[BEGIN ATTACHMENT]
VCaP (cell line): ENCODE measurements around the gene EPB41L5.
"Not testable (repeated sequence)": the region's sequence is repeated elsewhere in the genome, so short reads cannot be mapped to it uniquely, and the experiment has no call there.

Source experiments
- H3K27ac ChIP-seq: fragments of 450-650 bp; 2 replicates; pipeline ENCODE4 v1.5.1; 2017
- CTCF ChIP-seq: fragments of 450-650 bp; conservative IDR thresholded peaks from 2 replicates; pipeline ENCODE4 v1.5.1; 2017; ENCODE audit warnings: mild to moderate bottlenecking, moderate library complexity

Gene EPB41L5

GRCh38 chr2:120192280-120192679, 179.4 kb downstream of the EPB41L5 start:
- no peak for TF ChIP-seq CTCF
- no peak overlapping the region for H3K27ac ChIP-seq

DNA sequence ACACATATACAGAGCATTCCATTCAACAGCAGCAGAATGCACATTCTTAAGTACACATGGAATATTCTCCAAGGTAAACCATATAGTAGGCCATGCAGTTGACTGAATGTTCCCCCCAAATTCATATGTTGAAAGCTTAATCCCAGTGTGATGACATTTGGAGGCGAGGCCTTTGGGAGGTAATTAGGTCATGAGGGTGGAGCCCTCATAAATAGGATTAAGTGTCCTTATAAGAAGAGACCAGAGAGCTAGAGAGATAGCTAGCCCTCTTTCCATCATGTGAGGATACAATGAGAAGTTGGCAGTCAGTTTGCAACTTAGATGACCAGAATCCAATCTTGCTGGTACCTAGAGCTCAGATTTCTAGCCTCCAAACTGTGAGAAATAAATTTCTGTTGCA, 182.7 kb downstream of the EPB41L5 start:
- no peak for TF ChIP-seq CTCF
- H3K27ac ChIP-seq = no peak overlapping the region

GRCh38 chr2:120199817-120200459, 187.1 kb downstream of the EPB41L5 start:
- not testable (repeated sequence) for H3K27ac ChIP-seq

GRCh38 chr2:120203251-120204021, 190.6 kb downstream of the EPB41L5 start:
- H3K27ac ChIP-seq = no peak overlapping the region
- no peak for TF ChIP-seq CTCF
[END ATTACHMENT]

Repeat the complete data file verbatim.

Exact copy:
VCaP (cell line): ENCODE measurements around the gene EPB41L5.
"Not testable (repeated sequence)": the region's sequence is repeated elsewhere in the genome, so short reads cannot be mapped to it uniquely, and the experiment has no call there.

Source experiments
- H3K27ac ChIP-seq: fragments of 450-650 bp; 2 replicates; pipeline ENCODE4 v1.5.1; 2017
- CTCF ChIP-seq: fragments of 450-650 bp; conservative IDR thresholded peaks from 2 replicates; pipeline ENCODE4 v1.5.1; 2017; ENCODE audit warnings: mild to moderate bottlenecking, moderate library complexity

Gene EPB41L5

GRCh38 chr2:120192280-120192679, 179.4 kb downstream of the EPB41L5 start:
- no peak for TF ChIP-seq CTCF
- no peak overlapping the region for H3K27ac ChIP-seq

DNA sequence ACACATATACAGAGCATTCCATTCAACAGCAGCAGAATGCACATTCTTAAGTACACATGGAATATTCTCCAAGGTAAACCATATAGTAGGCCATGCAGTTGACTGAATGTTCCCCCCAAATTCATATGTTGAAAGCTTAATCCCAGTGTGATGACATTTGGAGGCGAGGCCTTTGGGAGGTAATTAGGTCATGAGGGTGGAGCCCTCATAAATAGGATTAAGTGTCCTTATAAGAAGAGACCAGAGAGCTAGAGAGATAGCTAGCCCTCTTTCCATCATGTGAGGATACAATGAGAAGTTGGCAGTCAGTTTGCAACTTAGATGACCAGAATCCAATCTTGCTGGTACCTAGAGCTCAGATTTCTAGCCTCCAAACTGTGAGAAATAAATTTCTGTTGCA, 182.7 kb downstream of the EPB41L5 start:
- no peak for TF ChIP-seq CTCF
- H3K27ac ChIP-seq = no peak overlapping the region

GRCh38 chr2:120199817-120200459, 187.1 kb downstream of the EPB41L5 start:
- not testable (repeated sequence) for H3K27ac ChIP-seq

GRCh38 chr2:120203251-120204021, 190.6 kb downstream of the EPB41L5 start:
- H3K27ac ChIP-seq = no peak overlapping the region
- no peak for TF ChIP-seq CTCF